Who is a Foreign National with respect to Canada?

Depending on how Canadian laws define you, there will be certain rights or privileges for you. Otherwise, you may encounter limitations. Foreign nationals usually have the least rights concerning Canada. Therefore, it is crucial to know who is a foreign national.

Knowing the categories of people for Canada

Canadian laws divide people into three major groups:

  1. Canadian Citizens (defined under sections 3 to 5 of the Citizenship Act) 
    • Citizen by birth because of birth inside Canada (conditions may apply), or
    • Citizen by birth despite birth outside Canada: the person’s whose parents are first-generation Canadian Citizens (conditions may apply), or
    • People who immigrated to Canada and later became Naturalized Citizens.
  2. Permanent Residents of Canada (defined under section 12 of the Immigration and Refugee Protection Act)
  3. Foreign Nationals (defined under subsection 2(1) of the Immigration and Refugee Protection Act)

Of course, you also need to know; the Indian Act defines another group of people in Canada: registered Indians. A registered Indian has almost the same rights and privileges as a Canadian citizen.

Who is a foreign national?

Under subsection 2(1) of the Immigration and Refugee Protection Act of Canada (IRPA), “foreign national means a person who is not a Canadian citizen or a permanent resident, and includes a stateless person.”

Examples of foreign nationals

Some examples of foreign nationals include,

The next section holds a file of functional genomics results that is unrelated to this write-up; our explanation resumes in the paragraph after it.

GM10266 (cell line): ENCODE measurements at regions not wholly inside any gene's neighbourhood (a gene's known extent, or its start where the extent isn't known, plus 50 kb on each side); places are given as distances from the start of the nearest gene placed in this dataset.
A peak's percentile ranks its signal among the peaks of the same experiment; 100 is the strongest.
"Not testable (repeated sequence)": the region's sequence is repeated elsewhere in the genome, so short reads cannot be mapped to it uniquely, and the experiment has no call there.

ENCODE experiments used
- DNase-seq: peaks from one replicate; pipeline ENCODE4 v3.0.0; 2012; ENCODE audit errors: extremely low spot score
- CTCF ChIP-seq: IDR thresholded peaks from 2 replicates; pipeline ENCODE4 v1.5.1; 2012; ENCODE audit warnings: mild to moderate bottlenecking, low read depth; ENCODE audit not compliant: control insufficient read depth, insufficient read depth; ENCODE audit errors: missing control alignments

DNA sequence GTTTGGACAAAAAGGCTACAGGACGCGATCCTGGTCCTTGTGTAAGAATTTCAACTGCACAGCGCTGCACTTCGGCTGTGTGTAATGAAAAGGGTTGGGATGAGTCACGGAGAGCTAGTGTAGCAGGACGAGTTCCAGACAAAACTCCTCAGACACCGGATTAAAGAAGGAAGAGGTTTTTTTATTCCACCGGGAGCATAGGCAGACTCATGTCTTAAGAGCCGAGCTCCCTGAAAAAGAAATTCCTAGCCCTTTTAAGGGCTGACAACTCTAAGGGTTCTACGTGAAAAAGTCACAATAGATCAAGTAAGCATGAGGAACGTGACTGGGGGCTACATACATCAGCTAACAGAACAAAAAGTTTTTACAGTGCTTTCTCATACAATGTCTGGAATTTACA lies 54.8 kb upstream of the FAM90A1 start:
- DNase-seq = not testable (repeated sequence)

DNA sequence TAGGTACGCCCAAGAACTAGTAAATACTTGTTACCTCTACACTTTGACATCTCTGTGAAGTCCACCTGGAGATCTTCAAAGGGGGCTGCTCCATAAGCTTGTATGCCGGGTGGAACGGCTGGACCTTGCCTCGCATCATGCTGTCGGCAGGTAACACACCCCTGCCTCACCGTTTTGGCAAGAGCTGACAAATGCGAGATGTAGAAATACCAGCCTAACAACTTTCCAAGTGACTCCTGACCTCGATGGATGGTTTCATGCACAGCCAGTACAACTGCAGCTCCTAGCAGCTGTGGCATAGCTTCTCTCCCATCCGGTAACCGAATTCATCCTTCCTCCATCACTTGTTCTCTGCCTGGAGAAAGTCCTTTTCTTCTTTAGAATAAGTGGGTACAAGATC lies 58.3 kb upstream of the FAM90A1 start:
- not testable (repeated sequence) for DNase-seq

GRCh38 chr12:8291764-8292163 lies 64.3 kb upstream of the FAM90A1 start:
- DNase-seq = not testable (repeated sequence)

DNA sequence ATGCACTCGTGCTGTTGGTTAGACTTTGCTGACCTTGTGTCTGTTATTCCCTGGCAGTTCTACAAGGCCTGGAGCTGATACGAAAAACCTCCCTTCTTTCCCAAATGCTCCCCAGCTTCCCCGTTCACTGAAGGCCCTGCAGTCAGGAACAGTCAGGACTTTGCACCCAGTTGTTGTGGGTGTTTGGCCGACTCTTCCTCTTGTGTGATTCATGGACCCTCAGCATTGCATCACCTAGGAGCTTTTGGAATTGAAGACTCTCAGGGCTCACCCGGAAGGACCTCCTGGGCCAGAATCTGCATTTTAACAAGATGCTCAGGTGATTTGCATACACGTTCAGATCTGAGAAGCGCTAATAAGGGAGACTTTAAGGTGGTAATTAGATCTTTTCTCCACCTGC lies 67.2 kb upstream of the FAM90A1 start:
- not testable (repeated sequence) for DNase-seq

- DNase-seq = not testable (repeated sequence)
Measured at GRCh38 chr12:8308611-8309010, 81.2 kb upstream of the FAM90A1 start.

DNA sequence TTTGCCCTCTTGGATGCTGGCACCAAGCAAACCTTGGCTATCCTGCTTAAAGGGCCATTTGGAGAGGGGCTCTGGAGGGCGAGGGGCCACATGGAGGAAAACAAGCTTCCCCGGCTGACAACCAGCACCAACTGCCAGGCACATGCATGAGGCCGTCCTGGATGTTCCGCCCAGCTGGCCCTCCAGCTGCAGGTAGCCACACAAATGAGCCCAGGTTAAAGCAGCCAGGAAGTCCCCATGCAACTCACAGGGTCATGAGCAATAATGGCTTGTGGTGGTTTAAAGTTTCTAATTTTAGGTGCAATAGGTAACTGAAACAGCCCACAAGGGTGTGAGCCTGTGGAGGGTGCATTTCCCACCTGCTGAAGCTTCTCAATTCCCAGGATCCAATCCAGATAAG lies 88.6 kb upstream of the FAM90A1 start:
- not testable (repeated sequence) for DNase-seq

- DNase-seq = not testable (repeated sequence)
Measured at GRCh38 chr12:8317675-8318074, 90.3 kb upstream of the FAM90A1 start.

• International students
  • Temporary foreign workers
  • International tourists
  • Foreign business visitors
  • Foreign diplomats
  • People who are in Canada without proper documents (i.e. illegal residents or stateless residents)

Does it matter where I reside?

The state of being a Citizen, Permanent Resident, or Foreign National is independent of a person’s location. In other words, a Canadian citizen remains a citizen whether they live inside Canada or outside Canada. Similarly, a permanent resident of Canada is a permanent resident, regardless of their location. However, they could lose their permanent residency because of inadmissibility issues or residency obligations.

Can a citizen or a permanent resident become a foreign national?

A permanent resident who loses their permanent residency becomes a foreign national. However, a citizen who loses citizenship could become a permanent resident or a foreign national. Of course, this depends on the circumstances that have led to the loss of citizenship.

Can a foreign national become a permanent resident or a citizen?

There are many pathways for foreign nationals to become permanent residents and eventually citizens of Canada. However, those pathways are usually not smooth. Visit the following page for more information:

Nonetheless, sometimes a citizen or permanent resident adopts a child from Canada. Consequently, that child could become a permanent resident or a citizen upon arrival in Canada.

Who is a designated foreign national?

I have another article that explains a “designated foreign national” (DFN) in detail. Make sure to read that article too!

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Al Parsai, LLM, MA, DTM, RCIC
Regulated Canadian Immigration Consultant
Adjunct Professor – Queen’s University – Faculty of Law
Ashton College Instructor – Immigration Consulting
Author – 88 Tips on Immigration to Canada

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Al Parsai

Al Parsai is a Regulated Canadian Immigration Consultant (class L3 RCIC-IRB – Unrestricted Practice) in Toronto, Canada. He is an adjunct professor at Queen's University Law School and Ashton College. Al, who holds a Master of Laws (LLM) degree from York University, is a member of CICC and CAPIC organizations. Al, the CEO of Parsai Immigration Services, has represented thousands of applicants from more than 50 countries to the immigration authorities since January 2011.

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